"Quite a bit, since you had my…" Was there a word for what Han was to her? She loved him, and not in the way she loved Luke—she wanted Han's fingers and hair and scent just as much as his reluctant loyalty and wide-eyed deflections and cocksure attitude. He understood her, and her need to see the war through before she could dream of a smaller, more selfish future. But what did Darth Vader know of love? "...had Captain Solo frozen and given into his possession."

"Unlike your friends, you are here alive and in one piece. Some gratitude for your circumstances would behoove you."

Leia couldn't help laughing. "You don't know."

"What?"

"Han's free. We got him back, no thanks to you, and Jabba won't be enslaving anyone else again."

Vader was, of course, expressionless, but R2 added, Even if your Force powers don't keep you informed of everyone's comings and goings, it might be on the webs by now.

Vader paced over to a terminal, calling up news broadcasts from the Outer Rim. Tatooine was not, of course, a particularly eventful planet, but Jabba's influence was far and wide. He had been eaten by his own bantha, the holos said. Or he'd been assassinated by a rogue droid. Or strangled by a dancing slave.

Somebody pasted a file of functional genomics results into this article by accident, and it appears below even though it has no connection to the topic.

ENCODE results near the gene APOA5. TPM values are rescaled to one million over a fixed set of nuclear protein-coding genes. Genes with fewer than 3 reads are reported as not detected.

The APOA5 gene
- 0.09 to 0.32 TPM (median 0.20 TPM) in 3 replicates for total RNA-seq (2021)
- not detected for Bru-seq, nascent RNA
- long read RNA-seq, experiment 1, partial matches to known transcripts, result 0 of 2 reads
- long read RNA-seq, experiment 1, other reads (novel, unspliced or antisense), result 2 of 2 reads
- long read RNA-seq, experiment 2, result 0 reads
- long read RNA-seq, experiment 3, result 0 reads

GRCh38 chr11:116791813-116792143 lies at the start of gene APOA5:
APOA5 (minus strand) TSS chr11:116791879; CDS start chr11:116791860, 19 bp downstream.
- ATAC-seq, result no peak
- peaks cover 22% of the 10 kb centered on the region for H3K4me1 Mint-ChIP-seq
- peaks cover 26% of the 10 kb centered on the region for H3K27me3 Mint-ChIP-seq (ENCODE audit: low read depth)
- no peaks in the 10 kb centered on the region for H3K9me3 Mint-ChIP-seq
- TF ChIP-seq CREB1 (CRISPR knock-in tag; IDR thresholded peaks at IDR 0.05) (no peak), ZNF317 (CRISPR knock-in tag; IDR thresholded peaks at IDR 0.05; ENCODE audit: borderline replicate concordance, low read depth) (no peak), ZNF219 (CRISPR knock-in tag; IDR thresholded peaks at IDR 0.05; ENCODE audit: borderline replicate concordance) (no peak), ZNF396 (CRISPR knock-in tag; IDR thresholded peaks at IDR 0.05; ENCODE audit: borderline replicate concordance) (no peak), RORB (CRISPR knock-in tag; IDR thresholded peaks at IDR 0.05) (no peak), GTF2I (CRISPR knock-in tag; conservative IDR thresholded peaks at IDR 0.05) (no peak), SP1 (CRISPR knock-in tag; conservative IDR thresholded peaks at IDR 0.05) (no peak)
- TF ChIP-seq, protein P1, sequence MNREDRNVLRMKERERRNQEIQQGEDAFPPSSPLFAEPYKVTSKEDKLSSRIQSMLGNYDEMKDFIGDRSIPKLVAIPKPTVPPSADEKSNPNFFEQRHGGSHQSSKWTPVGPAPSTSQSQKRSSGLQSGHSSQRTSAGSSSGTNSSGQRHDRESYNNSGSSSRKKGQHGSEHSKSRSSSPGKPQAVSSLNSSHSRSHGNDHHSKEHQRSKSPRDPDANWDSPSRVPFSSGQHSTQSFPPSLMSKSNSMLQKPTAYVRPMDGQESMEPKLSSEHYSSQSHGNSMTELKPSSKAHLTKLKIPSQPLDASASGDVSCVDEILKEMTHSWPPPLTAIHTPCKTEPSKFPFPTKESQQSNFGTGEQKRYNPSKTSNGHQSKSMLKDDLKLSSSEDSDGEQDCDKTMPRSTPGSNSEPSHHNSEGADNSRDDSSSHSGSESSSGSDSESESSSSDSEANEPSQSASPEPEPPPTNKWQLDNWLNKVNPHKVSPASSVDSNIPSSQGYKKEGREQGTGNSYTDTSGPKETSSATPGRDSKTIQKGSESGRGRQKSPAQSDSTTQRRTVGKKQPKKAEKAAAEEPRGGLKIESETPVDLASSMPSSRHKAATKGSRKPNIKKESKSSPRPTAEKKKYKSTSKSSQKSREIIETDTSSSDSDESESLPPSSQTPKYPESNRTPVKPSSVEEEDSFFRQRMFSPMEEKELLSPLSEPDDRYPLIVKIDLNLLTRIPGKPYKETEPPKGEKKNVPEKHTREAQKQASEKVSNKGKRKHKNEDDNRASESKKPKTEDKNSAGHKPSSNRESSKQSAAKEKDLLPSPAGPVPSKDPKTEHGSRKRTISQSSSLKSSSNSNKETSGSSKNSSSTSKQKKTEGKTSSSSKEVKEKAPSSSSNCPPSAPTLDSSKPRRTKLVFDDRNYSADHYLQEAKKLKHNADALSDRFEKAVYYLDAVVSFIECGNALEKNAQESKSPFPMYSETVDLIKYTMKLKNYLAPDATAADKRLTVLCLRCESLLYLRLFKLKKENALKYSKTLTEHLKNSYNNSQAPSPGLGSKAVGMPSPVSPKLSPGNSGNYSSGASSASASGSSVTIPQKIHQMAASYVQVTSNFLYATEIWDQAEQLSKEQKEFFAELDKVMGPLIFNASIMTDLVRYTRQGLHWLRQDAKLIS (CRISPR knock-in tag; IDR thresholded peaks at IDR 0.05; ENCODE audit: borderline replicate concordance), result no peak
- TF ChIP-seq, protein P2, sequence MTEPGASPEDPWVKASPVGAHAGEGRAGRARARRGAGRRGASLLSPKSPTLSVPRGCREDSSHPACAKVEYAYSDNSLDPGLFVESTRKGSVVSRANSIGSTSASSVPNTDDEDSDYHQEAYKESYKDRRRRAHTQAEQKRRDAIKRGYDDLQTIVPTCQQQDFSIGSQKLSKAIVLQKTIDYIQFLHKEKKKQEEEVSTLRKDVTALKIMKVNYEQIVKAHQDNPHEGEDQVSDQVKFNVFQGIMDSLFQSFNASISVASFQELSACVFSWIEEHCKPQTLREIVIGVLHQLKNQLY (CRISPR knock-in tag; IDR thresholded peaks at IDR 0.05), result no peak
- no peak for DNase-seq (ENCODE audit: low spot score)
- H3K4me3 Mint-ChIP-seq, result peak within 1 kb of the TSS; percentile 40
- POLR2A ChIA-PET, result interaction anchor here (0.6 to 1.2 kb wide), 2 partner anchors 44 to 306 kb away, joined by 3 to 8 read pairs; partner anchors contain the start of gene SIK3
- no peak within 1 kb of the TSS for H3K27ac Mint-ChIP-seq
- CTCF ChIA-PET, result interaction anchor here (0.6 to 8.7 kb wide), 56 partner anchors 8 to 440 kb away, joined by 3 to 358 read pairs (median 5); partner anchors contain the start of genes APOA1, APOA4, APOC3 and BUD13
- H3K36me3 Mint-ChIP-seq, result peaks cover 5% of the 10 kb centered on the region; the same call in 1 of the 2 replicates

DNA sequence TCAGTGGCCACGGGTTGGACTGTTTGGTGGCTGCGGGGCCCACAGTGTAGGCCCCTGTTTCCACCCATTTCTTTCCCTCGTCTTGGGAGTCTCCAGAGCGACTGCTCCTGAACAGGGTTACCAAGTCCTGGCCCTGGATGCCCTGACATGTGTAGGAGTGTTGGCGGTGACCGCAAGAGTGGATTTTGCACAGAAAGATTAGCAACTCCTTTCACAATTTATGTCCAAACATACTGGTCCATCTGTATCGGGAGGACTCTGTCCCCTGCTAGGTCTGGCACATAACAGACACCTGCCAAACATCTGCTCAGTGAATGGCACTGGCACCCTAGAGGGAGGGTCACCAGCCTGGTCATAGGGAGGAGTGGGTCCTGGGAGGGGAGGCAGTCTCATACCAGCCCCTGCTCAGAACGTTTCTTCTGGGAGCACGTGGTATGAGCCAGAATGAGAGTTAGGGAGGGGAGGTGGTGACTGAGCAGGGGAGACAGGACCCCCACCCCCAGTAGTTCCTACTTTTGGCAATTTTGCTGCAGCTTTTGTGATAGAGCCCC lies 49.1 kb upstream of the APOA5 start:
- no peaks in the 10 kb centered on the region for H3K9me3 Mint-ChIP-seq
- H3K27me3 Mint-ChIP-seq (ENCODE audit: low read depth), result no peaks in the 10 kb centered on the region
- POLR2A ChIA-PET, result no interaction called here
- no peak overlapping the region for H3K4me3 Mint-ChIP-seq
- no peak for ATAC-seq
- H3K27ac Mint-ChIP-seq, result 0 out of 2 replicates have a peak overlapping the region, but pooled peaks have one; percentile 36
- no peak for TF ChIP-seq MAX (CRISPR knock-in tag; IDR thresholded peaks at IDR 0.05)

On one thing, they agreed. "Jabba is dead," said Vader.

"Yes."

"And this is the doing of...your rebels."

"Yes."

Vader stood wordless. It was impossible to tell what he was thinking, of course, but maybe his Force was warping the air around him. It seemed as if he might choke her for daring to surprise him, or perhaps make her a Moff of the Empire merely for informing him of the fact.

At least, R2 began, you could—

"Silence," said Vader, and even R2 heeded him. "Perhaps it is for your own good you have accepted my protection. You are much safer here than elsewhere."